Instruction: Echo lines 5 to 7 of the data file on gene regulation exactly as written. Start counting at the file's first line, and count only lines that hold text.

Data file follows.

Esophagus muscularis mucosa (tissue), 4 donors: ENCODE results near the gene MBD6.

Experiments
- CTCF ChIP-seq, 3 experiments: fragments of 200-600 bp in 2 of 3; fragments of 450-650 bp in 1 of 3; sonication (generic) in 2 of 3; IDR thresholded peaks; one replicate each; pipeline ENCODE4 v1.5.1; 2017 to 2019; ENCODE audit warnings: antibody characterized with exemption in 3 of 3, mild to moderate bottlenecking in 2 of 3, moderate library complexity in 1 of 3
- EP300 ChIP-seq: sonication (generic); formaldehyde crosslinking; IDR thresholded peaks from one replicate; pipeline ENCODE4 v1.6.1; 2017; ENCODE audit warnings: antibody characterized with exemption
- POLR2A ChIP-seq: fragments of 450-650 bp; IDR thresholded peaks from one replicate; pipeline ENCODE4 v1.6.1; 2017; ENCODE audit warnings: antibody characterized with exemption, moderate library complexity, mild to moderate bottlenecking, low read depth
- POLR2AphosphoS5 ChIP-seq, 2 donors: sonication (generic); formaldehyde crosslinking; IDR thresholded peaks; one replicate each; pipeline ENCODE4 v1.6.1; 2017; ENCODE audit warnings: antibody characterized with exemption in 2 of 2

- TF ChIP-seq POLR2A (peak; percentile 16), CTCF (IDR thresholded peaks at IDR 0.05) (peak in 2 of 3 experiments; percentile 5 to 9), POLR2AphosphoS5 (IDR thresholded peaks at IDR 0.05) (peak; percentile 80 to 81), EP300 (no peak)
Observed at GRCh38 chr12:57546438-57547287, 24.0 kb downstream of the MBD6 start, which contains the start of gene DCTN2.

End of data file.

- POLR2A ChIP-seq: fragments of 450-650 bp; IDR thresholded peaks from one replicate; pipeline ENCODE4 v1.6.1; 2017; ENCODE audit warnings: antibody characterized with exemption, moderate library complexity, mild to moderate bottlenecking, low read depth
- POLR2AphosphoS5 ChIP-seq, 2 donors: sonication (generic); formaldehyde crosslinking; IDR thresholded peaks; one replicate each; pipeline ENCODE4 v1.6.1; 2017; ENCODE audit warnings: antibody characterized with exemption in 2 of 2

- TF ChIP-seq POLR2A (peak; percentile 16), CTCF (IDR thresholded peaks at IDR 0.05) (peak in 2 of 3 experiments; percentile 5 to 9), POLR2AphosphoS5 (IDR thresholded peaks at IDR 0.05) (peak; percentile 80 to 81), EP300 (no peak)